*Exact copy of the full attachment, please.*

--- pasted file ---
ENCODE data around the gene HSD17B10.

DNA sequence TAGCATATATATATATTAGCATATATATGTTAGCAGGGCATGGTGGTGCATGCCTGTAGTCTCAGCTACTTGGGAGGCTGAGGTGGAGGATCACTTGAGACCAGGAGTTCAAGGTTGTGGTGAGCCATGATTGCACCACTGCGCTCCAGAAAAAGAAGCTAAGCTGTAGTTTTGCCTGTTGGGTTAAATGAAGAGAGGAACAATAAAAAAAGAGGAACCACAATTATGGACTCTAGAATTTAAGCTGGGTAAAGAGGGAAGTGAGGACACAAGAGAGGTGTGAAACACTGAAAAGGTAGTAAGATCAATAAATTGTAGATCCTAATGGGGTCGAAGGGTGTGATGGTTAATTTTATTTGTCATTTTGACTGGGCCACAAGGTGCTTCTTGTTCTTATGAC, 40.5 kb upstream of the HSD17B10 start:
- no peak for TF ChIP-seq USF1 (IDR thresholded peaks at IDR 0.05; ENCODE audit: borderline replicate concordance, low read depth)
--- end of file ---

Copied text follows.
ENCODE data around the gene HSD17B10.

DNA sequence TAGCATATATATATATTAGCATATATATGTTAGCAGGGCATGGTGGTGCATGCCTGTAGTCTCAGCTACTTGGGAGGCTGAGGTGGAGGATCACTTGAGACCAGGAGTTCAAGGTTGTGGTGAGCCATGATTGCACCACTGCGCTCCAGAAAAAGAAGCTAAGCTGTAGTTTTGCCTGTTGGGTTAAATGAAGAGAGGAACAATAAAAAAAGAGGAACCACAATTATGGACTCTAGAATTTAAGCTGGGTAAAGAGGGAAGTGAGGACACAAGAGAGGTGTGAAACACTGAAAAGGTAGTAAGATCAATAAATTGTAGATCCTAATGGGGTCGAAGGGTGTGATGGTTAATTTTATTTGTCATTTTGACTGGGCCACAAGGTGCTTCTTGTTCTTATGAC, 40.5 kb upstream of the HSD17B10 start:
- no peak for TF ChIP-seq USF1 (IDR thresholded peaks at IDR 0.05; ENCODE audit: borderline replicate concordance, low read depth)